Fatalism is often fear driven, while presumption is based on false or unsound assurance. While fatalism acts apart from faith, presumption often masks itself as faith in action. For example, a villager might never venture outside of his hut for fear of a lion. Now, unless he knew of a lion outside, we would say that he is being fatalistic. On the other hand, someone may nonchalantly or even prayerfully venture up to a lion thinking that he is safe, and be attacked. That would be presumption! It is because neither are based on God’s word that they are flawed and bound to fail. While these illustrations are obvious, we should realize that our every day choices are so easily based on us being fatalistic or acting in presumption. As a result, fatalism can keep me from doing what I should be doing, while presumption can even have me doing “good” things, but not what God had in mind.

So, how do you know if you are acting on presumption or being fatalistic? And, what is the antidote to these? Well, being level headed is the obvious and correct answer, but who can safely be level headed all of the time? Obviously, none of us! That is one reason why God’s Word instructs us not to lean on our own understanding, but rather to acknowledge God in all of our ways. The other more important reason is that we were meant for a life that honors God, demonstrated by our dependence on Him. Acknowledging God in all our ways is a life of faith. Simply put, this is being in God’s presence, listening to Him in all the details of life and, in His Spirit, acting on His leading.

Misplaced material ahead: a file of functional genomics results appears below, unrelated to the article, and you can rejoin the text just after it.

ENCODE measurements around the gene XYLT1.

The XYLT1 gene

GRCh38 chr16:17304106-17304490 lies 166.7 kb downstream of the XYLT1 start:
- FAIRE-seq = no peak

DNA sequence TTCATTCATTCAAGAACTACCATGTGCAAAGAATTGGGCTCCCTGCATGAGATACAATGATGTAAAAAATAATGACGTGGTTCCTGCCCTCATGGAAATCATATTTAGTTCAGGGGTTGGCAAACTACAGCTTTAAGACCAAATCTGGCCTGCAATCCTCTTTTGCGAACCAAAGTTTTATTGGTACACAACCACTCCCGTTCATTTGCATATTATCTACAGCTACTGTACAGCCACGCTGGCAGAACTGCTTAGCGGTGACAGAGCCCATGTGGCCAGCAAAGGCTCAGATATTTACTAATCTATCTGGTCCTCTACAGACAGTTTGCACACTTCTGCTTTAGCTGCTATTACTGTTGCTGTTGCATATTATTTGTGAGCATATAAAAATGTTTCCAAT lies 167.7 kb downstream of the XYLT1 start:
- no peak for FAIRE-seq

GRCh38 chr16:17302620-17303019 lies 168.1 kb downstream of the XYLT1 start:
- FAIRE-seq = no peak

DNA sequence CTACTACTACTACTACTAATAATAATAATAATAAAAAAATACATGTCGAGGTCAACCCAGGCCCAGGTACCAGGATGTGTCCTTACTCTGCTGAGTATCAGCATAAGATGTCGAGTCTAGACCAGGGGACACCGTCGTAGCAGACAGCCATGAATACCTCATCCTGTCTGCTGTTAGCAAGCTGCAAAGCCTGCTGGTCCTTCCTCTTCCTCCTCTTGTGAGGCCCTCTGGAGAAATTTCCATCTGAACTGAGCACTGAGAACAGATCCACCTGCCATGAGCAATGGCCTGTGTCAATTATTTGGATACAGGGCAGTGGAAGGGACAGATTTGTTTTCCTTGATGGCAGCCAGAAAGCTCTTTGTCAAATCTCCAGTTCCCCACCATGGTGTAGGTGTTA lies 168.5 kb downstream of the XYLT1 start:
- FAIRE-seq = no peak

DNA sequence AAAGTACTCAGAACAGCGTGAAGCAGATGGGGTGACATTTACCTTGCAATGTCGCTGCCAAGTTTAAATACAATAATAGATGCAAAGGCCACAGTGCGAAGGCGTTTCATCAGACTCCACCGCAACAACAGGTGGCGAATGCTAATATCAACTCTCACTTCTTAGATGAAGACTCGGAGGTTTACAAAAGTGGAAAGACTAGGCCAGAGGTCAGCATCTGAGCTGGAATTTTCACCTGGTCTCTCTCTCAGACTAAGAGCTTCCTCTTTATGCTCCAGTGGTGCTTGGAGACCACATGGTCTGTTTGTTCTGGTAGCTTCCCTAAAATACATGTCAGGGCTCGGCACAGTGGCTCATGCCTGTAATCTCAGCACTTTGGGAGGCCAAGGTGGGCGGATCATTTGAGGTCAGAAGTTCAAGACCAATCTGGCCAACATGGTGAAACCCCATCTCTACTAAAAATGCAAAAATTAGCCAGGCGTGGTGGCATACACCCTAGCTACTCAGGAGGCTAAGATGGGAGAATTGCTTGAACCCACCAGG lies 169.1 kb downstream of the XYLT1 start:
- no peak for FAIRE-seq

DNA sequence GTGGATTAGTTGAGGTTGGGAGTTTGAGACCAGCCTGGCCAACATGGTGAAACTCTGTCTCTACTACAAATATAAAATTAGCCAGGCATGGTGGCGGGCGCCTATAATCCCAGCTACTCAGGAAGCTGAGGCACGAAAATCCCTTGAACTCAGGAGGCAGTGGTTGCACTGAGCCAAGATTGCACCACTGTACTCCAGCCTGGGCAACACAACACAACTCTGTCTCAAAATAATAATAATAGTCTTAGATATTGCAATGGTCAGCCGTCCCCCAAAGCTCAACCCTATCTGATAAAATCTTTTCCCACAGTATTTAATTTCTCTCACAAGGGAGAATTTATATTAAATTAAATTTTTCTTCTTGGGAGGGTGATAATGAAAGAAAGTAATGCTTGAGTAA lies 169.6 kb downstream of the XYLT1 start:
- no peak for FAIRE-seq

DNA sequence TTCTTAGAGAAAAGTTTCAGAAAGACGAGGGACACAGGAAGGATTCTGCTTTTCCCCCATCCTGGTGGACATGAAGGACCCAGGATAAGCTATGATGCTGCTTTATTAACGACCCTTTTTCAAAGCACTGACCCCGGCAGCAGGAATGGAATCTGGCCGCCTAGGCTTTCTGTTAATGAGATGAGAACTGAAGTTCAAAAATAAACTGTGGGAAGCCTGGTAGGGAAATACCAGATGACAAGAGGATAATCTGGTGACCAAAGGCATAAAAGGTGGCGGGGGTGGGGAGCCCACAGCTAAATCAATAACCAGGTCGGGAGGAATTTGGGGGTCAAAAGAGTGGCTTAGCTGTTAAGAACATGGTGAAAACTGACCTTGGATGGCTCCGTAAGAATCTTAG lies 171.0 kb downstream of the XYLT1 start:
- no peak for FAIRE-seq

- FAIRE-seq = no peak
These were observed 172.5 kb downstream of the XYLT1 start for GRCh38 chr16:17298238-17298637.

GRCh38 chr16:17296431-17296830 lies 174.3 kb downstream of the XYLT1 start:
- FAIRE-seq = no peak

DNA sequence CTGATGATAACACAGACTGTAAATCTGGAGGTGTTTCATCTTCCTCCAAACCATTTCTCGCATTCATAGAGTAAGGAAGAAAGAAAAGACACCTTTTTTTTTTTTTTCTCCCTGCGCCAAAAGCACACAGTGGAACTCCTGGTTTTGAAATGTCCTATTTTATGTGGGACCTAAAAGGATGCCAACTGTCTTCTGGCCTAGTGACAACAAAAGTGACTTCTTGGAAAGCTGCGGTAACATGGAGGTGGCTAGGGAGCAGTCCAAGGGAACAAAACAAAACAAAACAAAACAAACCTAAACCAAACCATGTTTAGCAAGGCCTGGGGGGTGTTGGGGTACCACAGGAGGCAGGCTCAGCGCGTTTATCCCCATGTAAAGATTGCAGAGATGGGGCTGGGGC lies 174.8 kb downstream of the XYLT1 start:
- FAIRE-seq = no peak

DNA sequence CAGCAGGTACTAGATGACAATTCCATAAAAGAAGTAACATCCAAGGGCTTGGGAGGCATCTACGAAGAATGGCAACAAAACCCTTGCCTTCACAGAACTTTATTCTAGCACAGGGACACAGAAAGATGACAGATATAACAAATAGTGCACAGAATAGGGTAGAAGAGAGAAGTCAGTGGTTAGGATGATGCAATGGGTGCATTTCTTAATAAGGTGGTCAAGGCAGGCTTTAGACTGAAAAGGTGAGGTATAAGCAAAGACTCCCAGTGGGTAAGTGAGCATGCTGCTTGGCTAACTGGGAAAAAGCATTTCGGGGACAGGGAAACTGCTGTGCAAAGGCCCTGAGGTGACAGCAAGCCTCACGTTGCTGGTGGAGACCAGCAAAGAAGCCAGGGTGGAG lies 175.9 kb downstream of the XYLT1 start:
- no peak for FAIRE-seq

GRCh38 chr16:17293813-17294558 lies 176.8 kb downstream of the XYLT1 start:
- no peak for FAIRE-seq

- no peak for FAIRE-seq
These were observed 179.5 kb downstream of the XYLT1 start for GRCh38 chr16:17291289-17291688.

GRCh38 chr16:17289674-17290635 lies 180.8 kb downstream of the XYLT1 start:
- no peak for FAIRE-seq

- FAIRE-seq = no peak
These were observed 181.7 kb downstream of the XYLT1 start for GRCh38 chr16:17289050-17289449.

God’s Word says, “…whatever does not proceed from faith is sin” and also “Faith comes from hearing… the word of God”. So, without God speaking to us, we cannot know what to believe and do, and any action without God’s word is presumption. Presumption and fatalism (which is just one form of presumption) is based on wrong belief or unbelief. Let’s instead enjoy God’s presence and allow ourselves to be moved by His Word and His Spirit! As it is written, “Let us confidently draw near to the throne of grace, that we may receive mercy and find grace in time of need” Heb. 14:16.

Rob